Liver function test
Alanine aminotransferase (ALT): It is also known as serum glutamic pyruvic transaminase (SGPT) analysis. It helps in the detection of hepatocellular damage due underlying conditions such as hepatitis. The reference range for the ALT test is 9 -72 u/l.
Alkaline phosphatase (ALP): This test used in the detection of biliary obstruction in liver and also bone disorders. The results are correlated with other liver function tests to diagnose liver cell damage. The reference range is 38-126 u/l
Aspartate aminotransferase (AST): AST is also used in the detection of liver cell damage and membrane leakage of the liver cells. The reference range is 8- 50 u/l.
Bilirubin: Bilirubin diagnostic test is administered to detect conditions such as cirrhosis, hepatitis and presence of gall stones. It is predominantly ordered in the case of newborns to detect the incidence of jaundice. The reference range for total bilirubin is 0.2-1.3 mg/dl.
Albumin: Albumin test signifies the presence of liver disorder or nephrotic syndrome. Low albumin levels indicate the presence of liver damage. The reference range is 3.9- 5.0 g/dl.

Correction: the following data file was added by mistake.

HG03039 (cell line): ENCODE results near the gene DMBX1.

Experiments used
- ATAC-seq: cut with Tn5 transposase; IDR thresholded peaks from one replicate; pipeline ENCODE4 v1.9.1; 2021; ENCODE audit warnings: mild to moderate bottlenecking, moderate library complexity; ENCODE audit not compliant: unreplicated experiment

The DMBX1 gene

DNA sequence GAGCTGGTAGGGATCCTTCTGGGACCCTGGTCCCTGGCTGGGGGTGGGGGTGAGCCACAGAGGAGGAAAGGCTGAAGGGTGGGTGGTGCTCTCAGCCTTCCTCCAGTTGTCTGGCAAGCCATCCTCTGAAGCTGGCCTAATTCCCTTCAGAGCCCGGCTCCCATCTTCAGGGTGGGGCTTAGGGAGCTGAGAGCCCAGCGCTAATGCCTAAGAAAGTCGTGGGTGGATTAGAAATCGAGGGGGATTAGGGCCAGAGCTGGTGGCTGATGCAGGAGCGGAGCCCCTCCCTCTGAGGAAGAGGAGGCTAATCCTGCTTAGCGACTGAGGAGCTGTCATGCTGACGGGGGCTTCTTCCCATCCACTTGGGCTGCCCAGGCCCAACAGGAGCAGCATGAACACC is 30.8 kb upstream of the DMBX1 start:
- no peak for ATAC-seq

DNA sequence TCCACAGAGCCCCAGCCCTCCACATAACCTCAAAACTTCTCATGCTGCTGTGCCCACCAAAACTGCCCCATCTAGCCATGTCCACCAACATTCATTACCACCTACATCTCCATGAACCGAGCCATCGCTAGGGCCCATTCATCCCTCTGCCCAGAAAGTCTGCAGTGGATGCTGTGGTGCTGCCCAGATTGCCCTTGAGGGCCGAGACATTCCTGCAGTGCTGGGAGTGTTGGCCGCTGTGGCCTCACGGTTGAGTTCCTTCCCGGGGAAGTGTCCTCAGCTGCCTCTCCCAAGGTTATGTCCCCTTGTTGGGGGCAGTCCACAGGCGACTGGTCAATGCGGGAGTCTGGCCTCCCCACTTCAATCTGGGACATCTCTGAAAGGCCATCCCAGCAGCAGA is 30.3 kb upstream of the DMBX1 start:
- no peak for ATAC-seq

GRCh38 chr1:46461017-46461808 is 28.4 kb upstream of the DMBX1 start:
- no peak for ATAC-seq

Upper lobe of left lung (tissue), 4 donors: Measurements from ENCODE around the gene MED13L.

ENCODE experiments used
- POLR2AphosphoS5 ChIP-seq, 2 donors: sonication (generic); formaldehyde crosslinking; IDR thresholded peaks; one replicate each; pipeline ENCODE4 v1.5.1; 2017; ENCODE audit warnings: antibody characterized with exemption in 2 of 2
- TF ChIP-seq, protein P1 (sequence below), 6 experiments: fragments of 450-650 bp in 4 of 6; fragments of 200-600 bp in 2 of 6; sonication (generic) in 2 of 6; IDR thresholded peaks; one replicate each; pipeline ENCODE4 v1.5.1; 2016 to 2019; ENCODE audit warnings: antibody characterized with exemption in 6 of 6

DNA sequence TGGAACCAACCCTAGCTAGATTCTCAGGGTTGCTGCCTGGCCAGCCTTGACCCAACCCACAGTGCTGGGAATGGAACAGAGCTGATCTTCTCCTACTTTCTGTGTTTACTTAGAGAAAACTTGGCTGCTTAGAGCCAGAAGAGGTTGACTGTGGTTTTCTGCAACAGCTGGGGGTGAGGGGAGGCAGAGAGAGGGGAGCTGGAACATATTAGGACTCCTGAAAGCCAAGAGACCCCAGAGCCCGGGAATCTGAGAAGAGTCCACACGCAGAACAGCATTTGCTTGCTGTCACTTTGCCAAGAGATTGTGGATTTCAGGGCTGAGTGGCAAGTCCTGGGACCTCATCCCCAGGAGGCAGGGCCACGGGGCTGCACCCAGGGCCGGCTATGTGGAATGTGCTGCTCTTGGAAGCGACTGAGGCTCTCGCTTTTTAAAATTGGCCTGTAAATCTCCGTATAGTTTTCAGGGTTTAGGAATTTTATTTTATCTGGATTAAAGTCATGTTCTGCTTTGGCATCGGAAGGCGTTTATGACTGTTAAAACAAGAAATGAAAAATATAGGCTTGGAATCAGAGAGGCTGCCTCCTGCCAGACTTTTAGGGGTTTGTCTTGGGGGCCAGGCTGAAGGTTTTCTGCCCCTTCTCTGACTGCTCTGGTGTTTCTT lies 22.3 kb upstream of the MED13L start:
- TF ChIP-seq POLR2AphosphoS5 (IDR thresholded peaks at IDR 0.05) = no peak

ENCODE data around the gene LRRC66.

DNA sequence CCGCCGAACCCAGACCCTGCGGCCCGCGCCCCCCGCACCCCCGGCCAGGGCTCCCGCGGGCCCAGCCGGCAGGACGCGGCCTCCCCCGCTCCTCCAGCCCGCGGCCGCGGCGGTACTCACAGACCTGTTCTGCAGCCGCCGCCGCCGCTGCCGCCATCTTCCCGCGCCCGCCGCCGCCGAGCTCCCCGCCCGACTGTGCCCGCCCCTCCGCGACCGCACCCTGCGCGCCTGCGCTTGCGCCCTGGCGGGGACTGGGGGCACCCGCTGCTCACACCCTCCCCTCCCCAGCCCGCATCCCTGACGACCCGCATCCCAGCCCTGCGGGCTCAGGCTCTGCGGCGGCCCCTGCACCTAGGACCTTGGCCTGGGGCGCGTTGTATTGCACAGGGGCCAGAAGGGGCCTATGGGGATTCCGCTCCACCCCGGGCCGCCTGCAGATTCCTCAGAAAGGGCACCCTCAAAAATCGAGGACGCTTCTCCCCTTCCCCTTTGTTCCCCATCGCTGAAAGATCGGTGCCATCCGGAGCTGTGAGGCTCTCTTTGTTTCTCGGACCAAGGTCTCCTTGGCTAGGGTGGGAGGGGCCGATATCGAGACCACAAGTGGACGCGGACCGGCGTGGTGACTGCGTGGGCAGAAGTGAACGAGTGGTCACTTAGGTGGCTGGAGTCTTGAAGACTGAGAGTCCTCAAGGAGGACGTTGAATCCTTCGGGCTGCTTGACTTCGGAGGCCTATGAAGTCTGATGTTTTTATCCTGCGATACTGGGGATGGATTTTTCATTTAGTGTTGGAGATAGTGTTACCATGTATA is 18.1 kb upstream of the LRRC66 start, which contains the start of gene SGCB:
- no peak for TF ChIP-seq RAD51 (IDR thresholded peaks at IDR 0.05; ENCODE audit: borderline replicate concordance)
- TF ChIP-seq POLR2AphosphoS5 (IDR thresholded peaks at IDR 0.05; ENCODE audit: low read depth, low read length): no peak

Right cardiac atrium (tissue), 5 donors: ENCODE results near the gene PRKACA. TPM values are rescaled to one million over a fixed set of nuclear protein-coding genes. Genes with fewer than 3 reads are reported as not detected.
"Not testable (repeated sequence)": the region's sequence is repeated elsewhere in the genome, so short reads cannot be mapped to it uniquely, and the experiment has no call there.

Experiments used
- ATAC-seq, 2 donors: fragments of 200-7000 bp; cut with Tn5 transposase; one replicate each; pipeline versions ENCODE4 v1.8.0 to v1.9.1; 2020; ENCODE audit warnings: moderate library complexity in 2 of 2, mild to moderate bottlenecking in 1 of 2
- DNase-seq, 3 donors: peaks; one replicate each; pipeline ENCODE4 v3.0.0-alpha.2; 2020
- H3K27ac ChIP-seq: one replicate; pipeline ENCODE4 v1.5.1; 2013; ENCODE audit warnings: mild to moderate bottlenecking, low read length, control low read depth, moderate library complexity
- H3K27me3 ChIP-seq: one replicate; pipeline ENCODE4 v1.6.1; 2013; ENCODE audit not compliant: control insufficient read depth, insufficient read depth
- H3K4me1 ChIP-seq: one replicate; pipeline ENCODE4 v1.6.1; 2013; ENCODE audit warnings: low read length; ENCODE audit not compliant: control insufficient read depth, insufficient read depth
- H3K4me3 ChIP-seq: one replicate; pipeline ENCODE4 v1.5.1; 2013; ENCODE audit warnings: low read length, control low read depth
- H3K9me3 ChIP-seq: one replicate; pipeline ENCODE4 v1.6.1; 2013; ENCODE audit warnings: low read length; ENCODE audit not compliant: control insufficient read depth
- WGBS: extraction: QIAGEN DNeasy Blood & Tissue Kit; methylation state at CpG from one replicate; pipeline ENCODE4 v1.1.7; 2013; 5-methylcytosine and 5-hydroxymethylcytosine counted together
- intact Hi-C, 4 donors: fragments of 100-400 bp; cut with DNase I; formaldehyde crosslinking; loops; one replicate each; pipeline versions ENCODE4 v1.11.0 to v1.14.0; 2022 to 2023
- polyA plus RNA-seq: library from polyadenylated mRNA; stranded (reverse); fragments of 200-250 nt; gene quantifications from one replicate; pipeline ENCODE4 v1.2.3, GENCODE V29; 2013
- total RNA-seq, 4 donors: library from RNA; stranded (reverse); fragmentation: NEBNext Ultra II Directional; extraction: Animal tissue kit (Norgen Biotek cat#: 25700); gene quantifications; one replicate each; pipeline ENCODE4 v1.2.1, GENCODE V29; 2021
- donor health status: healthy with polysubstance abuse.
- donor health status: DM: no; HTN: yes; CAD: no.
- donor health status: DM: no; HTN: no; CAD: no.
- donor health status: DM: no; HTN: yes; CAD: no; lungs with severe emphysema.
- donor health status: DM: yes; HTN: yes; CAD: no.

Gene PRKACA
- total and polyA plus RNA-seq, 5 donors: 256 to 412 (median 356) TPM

Lactate dehydrogenase (LDH): LDH values indicate the presence of tissue damage. It is used to detect tissue damage associated liver, kidney and cardiac origins. The reference range for LDH is 313-618 u/l.
Comprehensive metabolic panel (CMP): Comprehensive metabolic panel pertaining to liver disease is very significant in the detection of underlying liver disorders such as hepatitis especially in newborns. It also helps in the identification of liver damage caused because of alcohol consumption.